Many times cases will be sent to mediation in order to see if the parties can work out a settlement between themselves. Also, family law matters in Minnesota are frequently handled through mediation. Because mediation requires the use of a third party to oversee the negotiations, both parties need to prepare themselves before going to the mediation and get to know the process thoroughly before the mediation begins.
First, the parties should consider what they actually want to gain from the mediation. Both parties should discuss their goals with their attorneys before heading into the mediation. Before hiring a mediator to help resolve a dispute, both parties to mediation should prepare themselves by doing three things. First, they should familiarize themselves with the rules of mediation. Second, the parties should interview several mediators. Third, the parties consider the costs involved in the mediation.
First, both parties need to make sure they understand the rules involved in the mediation. The rules are going to differ depending on the mediator and depending on the area of law. For example, family law mediations require the parties to agree to certain things, including visitation, custody and spousal support and then provide a copy of the agreement to the court. Laying out ground rules before the negotiations begin can help both parties get to a settlement more quickly. Most mediators will adopt rules provided by both parties if reasonable.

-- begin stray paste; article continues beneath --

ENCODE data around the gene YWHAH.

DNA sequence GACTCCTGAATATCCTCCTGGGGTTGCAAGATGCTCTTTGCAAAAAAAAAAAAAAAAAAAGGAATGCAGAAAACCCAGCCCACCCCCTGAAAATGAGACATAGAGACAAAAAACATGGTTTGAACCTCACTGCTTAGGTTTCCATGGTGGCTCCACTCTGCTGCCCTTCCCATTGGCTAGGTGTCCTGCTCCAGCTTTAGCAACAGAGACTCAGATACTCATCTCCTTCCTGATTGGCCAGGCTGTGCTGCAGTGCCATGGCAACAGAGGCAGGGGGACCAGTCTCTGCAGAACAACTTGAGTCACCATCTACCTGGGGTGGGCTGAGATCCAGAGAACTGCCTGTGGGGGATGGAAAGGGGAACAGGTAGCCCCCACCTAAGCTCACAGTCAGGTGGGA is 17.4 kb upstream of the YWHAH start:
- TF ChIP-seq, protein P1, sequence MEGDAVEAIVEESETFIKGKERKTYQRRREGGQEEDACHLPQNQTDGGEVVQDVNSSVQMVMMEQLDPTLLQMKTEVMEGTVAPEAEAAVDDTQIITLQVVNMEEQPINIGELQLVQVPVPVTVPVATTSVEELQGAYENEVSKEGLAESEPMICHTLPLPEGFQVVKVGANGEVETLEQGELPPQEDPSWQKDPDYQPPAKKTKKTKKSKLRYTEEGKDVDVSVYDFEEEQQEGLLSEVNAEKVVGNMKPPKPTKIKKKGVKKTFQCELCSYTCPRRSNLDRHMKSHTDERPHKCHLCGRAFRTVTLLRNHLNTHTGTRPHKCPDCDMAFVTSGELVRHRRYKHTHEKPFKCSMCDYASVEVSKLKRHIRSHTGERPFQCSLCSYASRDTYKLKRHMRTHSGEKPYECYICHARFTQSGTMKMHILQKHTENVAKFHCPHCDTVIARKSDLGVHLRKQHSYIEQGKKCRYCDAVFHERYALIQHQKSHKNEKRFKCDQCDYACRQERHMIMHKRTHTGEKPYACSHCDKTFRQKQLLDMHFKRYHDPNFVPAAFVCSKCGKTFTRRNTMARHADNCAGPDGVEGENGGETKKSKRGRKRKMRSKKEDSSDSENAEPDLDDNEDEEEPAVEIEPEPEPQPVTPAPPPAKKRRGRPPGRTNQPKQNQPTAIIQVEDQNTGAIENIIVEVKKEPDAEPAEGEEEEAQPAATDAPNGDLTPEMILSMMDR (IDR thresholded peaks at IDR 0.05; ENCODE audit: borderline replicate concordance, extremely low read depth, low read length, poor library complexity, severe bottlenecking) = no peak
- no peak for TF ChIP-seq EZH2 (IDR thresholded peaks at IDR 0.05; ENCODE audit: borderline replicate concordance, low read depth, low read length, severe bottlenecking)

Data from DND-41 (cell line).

Second, both parties need to pick from a list of mediators. One way to find a mediator is word of mouth, such as a recommendation from your attorney or someone else that has had a similar legal issue go through mediation. The parties should interview several people before choosing a mediator, asking about their experience with mediations. Specific skills are also important to consider, such as experience working with family law cases and training. Mediators are required to undergo extensive training and should have many hours of experience working as a mediator. Parties should ask the mediators when interviewing them about settlements, including how often their mediations are settled, how quickly they are settled and what is typically involved in a successful mediation session.
Additionally, the parties should ask mediators about their style. The mediator may want the parties to talk directly one another while others may want a more formal tone and want the parties to speak only through their attorneys. Some mediators will ask the parties to present their cases in a manner similar to a courtroom while others will treat it more as an opportunity to facilitate discussion to guide the parties to an agreement. A mediator may be very actively involved in helping the parties reach a settlement or may take more of a hands-off approach, depending on how communicative the parties are.
Finally, the parties should consider the costs of mediation. Both parties need to understand how the mediator is paid. Some mediators are paid by the hour while others are paid by the day. The more organized the parties are going into the mediation the more likely they are to get through it quickly and come to a settlement agreement. A mediator may also be able to tell the parties the approximate costs of the mediation in comparison to other similar cases.